Experts reveal the ways you could be breaking the law in your garden

Legally speaking, you should return hedge trimmings to the owner

hydrangeas coming through fence
(Image credit: Getty / Rosemarie Wirz)

We love getting out in the garden to water the plants and keep things trimmed and healthy. However, our therapeutic weekend gardening could in fact be breaking the law.

Experts from Garden Buildings Direct reveal that thousands of us are at risk of becoming accidental criminals because we always don't know about basic gardening laws.

pruning flowers

(Image credit: Getty / Coolpicture)

Many of us have taken up gardening over the past year to improve our garden design ideas, so it’s not surprising some might have come unstuck. ‘Most of us want to be good, law-abiding neighbors,' a spokesperson for Garden Buildings Direct says. 

'But that can be difficult if we don’t actually know what the law is. There may be times when it would be within your legal rights to do something, but it could cause tensions with your neighbor. 

‘If you brush up on the law as it stands, you may be able to avoid any sort of dispute altogether,’ the spokesperson adds.

Trimming overhanging branches

person on a ladder up a tree

(Image credit: Getty / Dan Browsword)

If your neighbor's tree overhangs into your property, you can trim the branches, but only up to the property line. You can’t lean into the neighbor’s garden to do this, though, as this technically counts as trespassing.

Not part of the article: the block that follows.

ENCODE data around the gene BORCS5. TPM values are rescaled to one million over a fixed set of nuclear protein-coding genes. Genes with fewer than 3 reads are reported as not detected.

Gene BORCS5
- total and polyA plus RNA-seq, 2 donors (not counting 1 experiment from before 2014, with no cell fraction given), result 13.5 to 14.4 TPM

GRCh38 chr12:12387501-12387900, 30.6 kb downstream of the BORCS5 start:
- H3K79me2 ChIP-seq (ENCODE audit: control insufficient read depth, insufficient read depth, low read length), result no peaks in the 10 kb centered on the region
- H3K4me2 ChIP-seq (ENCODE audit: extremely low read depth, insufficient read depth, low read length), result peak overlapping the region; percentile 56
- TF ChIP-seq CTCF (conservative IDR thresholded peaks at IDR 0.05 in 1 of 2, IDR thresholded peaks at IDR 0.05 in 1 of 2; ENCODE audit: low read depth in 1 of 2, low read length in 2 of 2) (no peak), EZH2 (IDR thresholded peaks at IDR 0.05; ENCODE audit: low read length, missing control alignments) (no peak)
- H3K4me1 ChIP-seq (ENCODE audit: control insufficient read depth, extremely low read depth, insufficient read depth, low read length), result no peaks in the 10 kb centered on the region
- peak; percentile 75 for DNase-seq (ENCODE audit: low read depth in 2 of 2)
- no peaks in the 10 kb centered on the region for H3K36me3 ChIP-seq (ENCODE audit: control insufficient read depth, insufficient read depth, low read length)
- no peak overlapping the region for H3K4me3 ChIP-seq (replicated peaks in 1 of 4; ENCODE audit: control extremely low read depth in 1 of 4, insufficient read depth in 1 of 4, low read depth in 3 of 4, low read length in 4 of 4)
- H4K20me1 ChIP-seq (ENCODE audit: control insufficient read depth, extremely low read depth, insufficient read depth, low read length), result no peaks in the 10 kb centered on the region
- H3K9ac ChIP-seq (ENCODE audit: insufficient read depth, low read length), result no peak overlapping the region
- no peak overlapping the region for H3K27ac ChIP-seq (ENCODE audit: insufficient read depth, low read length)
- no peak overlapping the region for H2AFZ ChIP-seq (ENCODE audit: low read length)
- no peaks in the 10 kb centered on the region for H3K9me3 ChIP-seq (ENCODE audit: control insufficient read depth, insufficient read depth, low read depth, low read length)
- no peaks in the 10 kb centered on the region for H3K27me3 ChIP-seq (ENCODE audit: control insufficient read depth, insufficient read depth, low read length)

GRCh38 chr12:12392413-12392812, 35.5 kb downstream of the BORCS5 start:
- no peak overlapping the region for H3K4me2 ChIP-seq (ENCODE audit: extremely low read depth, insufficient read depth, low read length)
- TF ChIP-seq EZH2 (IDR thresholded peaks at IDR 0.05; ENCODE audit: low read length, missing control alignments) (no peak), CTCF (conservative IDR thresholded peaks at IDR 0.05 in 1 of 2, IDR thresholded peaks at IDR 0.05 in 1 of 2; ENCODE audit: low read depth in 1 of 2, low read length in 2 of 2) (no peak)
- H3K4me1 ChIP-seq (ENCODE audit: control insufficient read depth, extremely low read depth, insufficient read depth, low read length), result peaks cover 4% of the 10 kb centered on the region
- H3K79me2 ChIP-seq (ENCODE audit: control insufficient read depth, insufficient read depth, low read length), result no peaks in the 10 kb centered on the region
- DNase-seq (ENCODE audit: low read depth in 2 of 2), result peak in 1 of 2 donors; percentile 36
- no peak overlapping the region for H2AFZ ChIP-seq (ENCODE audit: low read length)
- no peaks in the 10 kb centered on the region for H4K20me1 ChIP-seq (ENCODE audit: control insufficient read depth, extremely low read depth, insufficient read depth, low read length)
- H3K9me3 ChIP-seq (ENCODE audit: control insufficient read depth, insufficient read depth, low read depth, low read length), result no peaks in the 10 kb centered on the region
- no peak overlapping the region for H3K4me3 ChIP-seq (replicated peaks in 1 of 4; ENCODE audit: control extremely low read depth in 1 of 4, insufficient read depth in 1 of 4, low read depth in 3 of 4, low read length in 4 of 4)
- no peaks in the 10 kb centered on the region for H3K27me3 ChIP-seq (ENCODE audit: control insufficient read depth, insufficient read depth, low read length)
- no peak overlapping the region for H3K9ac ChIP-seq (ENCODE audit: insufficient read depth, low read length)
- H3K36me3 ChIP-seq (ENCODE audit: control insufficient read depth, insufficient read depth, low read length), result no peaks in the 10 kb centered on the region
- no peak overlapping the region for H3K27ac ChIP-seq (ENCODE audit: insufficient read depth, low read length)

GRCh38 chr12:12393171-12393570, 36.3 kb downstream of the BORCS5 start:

If a tree is covered by a Tree Preservation Order, you can’t cut the branches at all.


As for hedges, if a hedge grows along the boundary between two gardens, both neighbors are responsible for trimming. If a hedge belonging to a neighbor grows into your garden, you can trim it - follow our guide on how to trim a hedge for neat results. However, you must return the trimmings to the owner.

Fruit and flowers

apples on a tree

(Image credit: Getty / Mint Images)

Although you can cut branches that hang into your garden up to the property line, they still belong to the neighbor – as do any flowers or fruit on them. So if you take your best secateurs to the branches, your neighbor is legally entitled to demand them back.

But you can't throw them into the neighbor’s garden, as this could constitute garden waste fly-tipping.

Windfall fruit technically still belongs to the person who owns the tree. So, if your neighbor’s windfalls end up on your lawn, ask for permission if you want to keep them.

Fences and boundaries

The house deeds should indicate who owns a fence and is responsible for boundaries (although there is no legal responsibility to keep boundaries well maintained unless the deeds state otherwise). 

But boundaries can move over time and cause disputes later. You may need to contact HM Land Registry for help with boundary disputes. For ways to update your boundaries, read our garden fence ideas piece.


trees in large garden

(Image credit: Getty / Min Images)

Under the Rights of Light Act, if a window has received natural light for 20 years or more, neighbors can’t block it with a new tree. Tree owners are not responsible for sweeping up fallen leaves.

You can be forgiven for finding the laws confusing, and they're certainly not always logical. But we can enjoy some gardening knowing we're not accidentally breaking any idiosyncratic rules.

Millie Hurst
News Writer

Millie Hurst has worked in digital journalism for five years, having previously worked as a Senior SEO Editor at News UK both in London and New York. She joined the Future team in early 2021, working across several brands, including Gardeningetc. Now, she is Senior Content Editor at Ideal Home, taking care of evergreen articles aimed at inspiring people to make the most of their homes and outdoor spaces.